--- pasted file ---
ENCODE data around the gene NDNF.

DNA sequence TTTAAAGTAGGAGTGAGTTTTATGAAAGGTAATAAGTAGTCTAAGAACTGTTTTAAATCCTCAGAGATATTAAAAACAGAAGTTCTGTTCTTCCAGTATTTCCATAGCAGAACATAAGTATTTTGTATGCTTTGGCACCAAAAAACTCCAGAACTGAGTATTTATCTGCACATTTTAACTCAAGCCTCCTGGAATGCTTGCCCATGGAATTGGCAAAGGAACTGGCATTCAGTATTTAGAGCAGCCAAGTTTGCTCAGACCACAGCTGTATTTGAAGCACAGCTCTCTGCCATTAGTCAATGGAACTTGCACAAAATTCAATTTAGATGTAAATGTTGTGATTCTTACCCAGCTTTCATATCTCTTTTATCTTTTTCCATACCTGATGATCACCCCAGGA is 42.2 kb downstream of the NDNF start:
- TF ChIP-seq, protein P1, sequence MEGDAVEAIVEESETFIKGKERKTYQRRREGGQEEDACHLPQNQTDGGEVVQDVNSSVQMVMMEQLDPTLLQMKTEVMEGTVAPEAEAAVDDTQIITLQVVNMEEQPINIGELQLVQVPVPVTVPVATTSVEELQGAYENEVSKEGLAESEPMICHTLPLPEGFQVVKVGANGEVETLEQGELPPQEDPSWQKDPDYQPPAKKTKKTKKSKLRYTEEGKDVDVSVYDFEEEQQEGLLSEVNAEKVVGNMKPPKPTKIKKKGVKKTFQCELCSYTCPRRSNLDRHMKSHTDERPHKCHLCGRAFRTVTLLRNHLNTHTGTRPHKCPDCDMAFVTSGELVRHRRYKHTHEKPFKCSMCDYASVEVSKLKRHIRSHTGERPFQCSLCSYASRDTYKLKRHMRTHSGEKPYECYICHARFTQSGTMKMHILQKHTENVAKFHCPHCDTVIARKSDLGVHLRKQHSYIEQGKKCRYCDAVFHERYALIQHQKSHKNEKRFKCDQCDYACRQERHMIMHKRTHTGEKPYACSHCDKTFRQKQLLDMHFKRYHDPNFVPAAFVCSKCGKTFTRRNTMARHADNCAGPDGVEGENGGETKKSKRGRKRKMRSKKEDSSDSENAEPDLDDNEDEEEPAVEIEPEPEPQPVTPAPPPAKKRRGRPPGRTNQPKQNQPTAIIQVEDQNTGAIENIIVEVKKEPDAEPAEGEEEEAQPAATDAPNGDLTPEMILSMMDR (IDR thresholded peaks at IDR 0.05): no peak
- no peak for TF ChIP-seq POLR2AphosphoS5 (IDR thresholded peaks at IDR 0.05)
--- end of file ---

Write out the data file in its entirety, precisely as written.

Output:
ENCODE data around the gene NDNF.

DNA sequence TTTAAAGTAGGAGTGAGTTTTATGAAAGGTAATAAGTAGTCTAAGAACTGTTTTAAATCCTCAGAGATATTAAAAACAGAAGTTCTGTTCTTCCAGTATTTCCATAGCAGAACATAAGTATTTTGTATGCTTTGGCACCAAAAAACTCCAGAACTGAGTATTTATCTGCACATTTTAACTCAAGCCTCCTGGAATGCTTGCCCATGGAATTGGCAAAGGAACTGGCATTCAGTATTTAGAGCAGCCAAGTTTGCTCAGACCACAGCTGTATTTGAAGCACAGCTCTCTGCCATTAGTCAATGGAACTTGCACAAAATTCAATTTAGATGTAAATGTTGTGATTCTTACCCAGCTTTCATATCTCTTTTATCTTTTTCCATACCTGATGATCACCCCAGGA is 42.2 kb downstream of the NDNF start:
- TF ChIP-seq, protein P1, sequence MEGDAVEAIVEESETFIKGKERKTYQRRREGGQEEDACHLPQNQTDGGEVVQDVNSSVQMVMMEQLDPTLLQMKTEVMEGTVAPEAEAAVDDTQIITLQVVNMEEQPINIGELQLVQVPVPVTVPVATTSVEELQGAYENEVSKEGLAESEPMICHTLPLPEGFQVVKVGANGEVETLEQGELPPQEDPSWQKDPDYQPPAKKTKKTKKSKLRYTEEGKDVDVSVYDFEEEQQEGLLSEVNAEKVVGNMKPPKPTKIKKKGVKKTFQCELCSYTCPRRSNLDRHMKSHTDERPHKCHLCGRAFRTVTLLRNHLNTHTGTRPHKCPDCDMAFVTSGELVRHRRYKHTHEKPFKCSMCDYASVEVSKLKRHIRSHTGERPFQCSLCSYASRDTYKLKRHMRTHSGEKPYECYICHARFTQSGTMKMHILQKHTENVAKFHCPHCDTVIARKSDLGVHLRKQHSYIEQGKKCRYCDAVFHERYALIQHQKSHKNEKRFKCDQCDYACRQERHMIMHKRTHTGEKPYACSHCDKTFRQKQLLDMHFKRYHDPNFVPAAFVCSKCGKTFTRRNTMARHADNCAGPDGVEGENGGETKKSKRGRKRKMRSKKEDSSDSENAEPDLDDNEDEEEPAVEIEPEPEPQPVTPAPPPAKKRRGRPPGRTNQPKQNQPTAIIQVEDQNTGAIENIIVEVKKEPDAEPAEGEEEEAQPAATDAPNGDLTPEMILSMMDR (IDR thresholded peaks at IDR 0.05): no peak
- no peak for TF ChIP-seq POLR2AphosphoS5 (IDR thresholded peaks at IDR 0.05)